Re: [icnrg] icnrg Digest, Vol 101, Issue 8

Ken Calvert <calvert@netlab.uky.edu> Sat, 08 August 2020 19:19 UTC

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From: Ken Calvert <calvert@netlab.uky.edu>
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Date: Sat, 8 Aug 2020 15:19:24 -0400
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Subject: Re: [icnrg] icnrg Digest, Vol 101, Issue 8
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Responding to a couple of points:

DaveO said:

> I’m still digesting this. Consider my comments more as questions, although all of you who know me also are aware of my predilection to couch questions as objections.
> 
> I also admit to not really understanding it completely after a couple of read-throughs. Some of this may be due to having to purge my translation cache of my usual understanding of some of the terms you have chosen. Feel free to respond, ponder for why the explanation isn’t getting through well to me, or just ignore.

I won't try to respond to your points (I'm already way behind), but I think maybe you and Christian are closer together than your reactions might indicate.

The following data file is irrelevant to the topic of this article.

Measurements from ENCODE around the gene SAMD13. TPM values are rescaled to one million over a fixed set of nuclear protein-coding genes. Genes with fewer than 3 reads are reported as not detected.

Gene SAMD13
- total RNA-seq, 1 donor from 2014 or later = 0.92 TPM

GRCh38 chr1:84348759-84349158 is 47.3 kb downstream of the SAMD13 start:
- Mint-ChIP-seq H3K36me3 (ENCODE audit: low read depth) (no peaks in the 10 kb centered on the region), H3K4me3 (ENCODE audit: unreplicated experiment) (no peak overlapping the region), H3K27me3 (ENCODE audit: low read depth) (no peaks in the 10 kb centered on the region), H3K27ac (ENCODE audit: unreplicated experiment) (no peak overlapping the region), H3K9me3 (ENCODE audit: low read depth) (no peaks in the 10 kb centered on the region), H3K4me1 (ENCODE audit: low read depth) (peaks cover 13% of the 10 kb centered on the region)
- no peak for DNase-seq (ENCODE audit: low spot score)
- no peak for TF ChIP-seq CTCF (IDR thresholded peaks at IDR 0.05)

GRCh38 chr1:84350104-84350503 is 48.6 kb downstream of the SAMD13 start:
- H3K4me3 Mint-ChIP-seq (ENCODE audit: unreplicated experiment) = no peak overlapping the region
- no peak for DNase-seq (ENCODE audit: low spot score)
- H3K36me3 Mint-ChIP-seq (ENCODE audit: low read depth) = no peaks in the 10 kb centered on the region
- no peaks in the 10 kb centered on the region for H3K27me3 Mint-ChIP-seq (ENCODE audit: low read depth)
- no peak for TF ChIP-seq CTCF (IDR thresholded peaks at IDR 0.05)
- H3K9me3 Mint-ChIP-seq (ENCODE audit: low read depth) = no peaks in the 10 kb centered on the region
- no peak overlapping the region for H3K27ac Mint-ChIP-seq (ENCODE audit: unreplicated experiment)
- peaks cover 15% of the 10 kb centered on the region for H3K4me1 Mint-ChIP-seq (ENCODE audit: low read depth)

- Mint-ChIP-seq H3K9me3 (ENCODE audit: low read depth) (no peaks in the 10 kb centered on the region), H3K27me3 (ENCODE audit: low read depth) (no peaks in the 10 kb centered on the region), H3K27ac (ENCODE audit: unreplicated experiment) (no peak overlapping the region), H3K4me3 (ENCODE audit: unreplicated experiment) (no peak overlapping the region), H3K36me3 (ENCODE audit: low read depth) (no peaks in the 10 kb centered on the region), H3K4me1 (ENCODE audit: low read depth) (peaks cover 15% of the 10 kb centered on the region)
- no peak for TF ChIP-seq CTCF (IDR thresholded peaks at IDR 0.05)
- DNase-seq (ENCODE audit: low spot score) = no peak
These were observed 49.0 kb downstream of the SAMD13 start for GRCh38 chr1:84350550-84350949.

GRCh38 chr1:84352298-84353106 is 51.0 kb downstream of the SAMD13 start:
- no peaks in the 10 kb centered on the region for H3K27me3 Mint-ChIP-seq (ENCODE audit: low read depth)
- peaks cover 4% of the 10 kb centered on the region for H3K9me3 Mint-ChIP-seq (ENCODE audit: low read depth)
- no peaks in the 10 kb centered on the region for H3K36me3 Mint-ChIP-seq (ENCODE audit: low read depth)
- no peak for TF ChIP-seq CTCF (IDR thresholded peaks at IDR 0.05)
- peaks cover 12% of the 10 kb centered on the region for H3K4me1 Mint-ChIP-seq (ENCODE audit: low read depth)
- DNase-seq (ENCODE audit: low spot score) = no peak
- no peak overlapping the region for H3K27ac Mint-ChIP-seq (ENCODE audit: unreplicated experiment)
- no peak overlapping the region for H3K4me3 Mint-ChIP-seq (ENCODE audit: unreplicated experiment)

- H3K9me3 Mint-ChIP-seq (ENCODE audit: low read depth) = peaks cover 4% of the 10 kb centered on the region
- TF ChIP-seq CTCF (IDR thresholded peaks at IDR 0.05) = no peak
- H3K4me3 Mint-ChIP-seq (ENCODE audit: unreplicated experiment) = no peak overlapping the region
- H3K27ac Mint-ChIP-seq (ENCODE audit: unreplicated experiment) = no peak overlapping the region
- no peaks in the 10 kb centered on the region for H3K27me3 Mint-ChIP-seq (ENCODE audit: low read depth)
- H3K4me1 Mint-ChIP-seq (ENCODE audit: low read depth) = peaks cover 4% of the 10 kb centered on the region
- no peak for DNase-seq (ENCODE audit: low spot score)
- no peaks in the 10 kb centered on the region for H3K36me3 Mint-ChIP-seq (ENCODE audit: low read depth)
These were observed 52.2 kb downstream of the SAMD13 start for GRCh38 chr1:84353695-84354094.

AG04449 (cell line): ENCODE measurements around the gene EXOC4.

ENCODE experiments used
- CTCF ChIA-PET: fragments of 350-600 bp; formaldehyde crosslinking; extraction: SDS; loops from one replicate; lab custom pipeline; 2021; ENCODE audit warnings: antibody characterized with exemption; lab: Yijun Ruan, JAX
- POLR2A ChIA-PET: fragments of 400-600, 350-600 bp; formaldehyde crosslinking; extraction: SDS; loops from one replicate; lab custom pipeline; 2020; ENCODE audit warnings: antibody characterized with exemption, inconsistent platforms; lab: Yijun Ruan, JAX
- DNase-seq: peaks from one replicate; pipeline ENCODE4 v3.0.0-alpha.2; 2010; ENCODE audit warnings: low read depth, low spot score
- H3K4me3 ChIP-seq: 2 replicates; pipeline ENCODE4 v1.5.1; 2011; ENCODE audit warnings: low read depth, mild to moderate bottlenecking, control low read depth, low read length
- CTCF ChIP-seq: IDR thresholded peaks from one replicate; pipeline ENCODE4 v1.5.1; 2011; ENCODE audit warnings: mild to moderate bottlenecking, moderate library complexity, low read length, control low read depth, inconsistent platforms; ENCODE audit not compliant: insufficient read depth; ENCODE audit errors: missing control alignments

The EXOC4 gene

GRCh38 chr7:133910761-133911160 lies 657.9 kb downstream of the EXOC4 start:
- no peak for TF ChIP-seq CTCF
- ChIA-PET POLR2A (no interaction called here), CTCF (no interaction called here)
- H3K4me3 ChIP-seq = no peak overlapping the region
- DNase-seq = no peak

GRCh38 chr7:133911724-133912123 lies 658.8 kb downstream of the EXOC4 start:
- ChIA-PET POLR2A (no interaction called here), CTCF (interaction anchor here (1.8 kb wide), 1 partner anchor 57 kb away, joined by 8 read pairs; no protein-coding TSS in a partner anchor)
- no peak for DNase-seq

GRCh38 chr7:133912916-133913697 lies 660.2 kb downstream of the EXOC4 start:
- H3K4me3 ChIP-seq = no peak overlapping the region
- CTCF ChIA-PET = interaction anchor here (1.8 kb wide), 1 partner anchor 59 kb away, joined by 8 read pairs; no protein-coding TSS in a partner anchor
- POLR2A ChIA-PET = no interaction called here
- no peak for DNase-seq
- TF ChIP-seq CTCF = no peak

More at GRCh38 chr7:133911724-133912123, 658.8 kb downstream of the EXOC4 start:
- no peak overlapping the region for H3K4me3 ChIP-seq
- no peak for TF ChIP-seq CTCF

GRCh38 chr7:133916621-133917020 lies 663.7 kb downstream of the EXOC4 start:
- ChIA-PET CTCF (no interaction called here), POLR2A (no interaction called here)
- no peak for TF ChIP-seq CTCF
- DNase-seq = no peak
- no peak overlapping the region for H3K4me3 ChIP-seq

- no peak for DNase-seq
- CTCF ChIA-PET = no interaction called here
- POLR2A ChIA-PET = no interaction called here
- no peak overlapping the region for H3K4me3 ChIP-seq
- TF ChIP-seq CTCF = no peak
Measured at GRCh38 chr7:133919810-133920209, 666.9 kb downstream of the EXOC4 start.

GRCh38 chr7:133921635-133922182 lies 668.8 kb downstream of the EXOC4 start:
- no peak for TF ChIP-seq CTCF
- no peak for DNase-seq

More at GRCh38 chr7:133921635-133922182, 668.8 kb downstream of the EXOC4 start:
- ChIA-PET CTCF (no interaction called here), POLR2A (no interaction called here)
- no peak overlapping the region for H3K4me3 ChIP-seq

For example, I interpreted his "virtual blob" in exactly the way you suggest.

Marc said:

> FLIC describes a single file.  No.  By definition, FLIC must always describe two files: the manifest and the data.

I think you mean to say "FLIC specification must always describe two types" here, right?

> ...


> Inlining: Yes!  One use case we had for this was when someone wants to re-publish a manifest object (e.g. a content distributor wants to point its subscribers to local caches via locators), it would encapsulate the original root manifest in its re-written one so the consumer can verify in one step that they (a) got the thing they were asking for (from the interior manifest) and that someone they trust for such things (e.g. their ISP) tells them a good place to fetch it from.

Hmmm. This is different from my understanding of the "inlining" discussion.  As I said in my previous message, I interpreted it like what some filesystems do for inodes of small files: put application data directly in the inode/manifest structure.  I think the latter is a bad idea, for reasons I mentioned earlier.  OTOH, what you describe here, encapsulating metadata in other metadata, seems like just a normal thing you might do with a metadata-in-manifest facility.

Ken